This is Part Three of a three-part series from farmer Brian Bates of Bear Creek Organic Farm in Petoskey, Michigan. This essay was delivered as part of his keynote address to attendees at the Northwest Michigan Food and Farming Network’s annual Farm Route to Prosperity Summit on February 17th of this year.
In parts one and two of the essay, Bates first describes his journey On Becoming A Farmer and then begins to demonstrate the lessons of Scale and Perspective learned from hands-on experience working at large farms in the US and elsewhere.
Part Three: Making a Choice for Our Community
I think prosperity is defined by a community’s well-being. At Bear Creek, we are invested in our community and hopefully our community in us. We won’t relocate our factory tomorrow, and in the meantime, we shop locally, bank locally, ensure locally, employ locally. We teach others how to grow, and we welcome strangers to our farm.
We celebrate the deliciousness of our food, and we respond precisely to the needs of our community.
Nearly 15 years ago Epicure Catering was born of a desire to showcase the best artisanal products our region has to offer. In a rented commercial kitchen, we gathered our cook friends and set to work creating menus highlighting producers and embodying the “farm to table” movement; a concept and practice that was just beginning to emerge in our area at the time. Our foundation was a duty to source from and support our local economy, and it remains the same today.
This is Part Two of a three-part series from farmer Brian Bates of Bear Creek Organic Farm in Petoskey, Michigan. This essay was delivered as part of his keynote address to attendees at the Northwest Michigan Food and Farming Network’s annual Farm Route to Prosperity Summit on February 17th of this year.
In Part One: On Becoming A Farmer, Bates describes some of the influences in his life that led him to become an organic farmer. In this Part Two, he details an eye-opening journey that took him to a variety of farms around the world, learning what he could about the differences that scale makes in farming practices. And that, all in all, the farmers he worked with are not that different than him!
Part Two: Scale and Perspective
We used to drive to the beach every year on the 4th of July and pass through the vast cornfields of Delaware. You may not have expected me to say Delaware, being that we’re in the Midwest, but at a certain scale, we become numb to the scale regardless of size – more on that later.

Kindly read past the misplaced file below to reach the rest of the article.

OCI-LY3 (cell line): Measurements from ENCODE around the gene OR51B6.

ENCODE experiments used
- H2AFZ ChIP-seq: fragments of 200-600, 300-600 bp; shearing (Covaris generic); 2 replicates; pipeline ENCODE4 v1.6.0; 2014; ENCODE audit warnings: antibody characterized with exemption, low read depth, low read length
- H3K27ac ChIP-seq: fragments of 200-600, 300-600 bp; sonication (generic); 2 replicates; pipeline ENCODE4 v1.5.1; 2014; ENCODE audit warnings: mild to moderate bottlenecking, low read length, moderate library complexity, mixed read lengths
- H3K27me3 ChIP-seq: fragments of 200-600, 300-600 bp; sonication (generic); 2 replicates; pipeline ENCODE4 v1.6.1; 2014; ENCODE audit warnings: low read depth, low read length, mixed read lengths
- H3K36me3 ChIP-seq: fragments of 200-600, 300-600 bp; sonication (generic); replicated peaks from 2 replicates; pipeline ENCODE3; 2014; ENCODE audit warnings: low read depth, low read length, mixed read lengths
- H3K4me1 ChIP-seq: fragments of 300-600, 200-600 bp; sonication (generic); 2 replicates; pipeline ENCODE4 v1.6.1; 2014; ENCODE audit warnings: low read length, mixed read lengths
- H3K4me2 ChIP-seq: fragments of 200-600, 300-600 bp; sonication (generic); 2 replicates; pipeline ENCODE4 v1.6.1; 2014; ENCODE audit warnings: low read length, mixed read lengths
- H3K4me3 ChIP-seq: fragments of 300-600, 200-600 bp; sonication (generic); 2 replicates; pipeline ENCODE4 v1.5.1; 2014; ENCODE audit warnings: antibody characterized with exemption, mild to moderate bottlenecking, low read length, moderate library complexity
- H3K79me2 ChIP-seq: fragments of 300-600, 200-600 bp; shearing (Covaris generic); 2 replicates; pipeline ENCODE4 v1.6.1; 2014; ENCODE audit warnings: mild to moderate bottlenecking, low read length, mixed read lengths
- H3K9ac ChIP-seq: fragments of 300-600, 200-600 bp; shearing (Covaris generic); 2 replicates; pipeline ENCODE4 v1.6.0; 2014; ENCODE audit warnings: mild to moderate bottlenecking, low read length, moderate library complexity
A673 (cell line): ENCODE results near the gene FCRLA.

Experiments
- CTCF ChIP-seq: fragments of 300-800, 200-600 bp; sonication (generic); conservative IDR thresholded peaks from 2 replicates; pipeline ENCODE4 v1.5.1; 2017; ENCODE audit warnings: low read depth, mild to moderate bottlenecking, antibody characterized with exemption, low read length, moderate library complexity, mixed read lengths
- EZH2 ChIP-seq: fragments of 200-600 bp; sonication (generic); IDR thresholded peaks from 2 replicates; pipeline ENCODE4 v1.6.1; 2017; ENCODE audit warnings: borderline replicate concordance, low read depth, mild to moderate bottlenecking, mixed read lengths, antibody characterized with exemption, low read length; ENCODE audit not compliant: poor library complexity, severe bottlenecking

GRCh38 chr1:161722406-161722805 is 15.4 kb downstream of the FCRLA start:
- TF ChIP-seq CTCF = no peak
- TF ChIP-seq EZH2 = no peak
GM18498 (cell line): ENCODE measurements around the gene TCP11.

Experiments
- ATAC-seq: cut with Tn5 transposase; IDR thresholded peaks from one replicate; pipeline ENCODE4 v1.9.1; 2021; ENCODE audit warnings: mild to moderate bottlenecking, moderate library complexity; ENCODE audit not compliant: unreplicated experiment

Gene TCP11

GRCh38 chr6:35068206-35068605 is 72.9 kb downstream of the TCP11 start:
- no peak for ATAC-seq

Landen Tetil became the first farmer apprentice at Michigan State University’s North Farm in Chatham three years ago. The program aims to increase local food production in the Upper Peninsula and each year farmer apprentices begin in mid-March.
Ever wonder why a restaurant and market in northern Michigan would undertake the overwhelming task of transitioning to nearly 100% farm-to-table? After all, “locally grown” takes on a whole new level of difficulty in our arctic locale.
Amical has been open since 1994, but I first became truly conscious of the local food availability in the late 90’s. Amical started to take off when we dropped the quick service cafeteria concept completely in 2001. Our menu began to evolve and the Cookbook Dinner Series was getting some attention. The popularity of the Food Channel, celebrity chefs and quality of the published cookbooks had a lot to do with it as well. I remember Newsweek magazine did a cover feature on the Farm to Table movement. Then I realized it was a full-blown, across the board, nationwide shift in dining habits. It wasn’t just for the fine dining aspect of the restaurant industry, this included just about everyone.
A cooperative living community of farm workers, food service employees, culinary students, agri-business entrepreneurs, and other local food and farming partners could address the intersection of several problems and potentials related to affordable housing in our region. This living community would be open to anyone involved in or serious about getting involved with local food work, and could help lay the foundation for a new generation of farmers.
Ypsilanti Food Co-op is known for providing value, quality food and knowledge to consumers. With 60 solar panels on our roof, we are known for being dedicated to creating sustainability of the environment and our local economy. We are connected with families whose children have grown up to become staff. We add value to our small community.
And we sell a full line of groceries in a small converted industrial space in historic Depot Town, Ypsilanti. Our focus is on organic, healthy, fair-trade and local foods.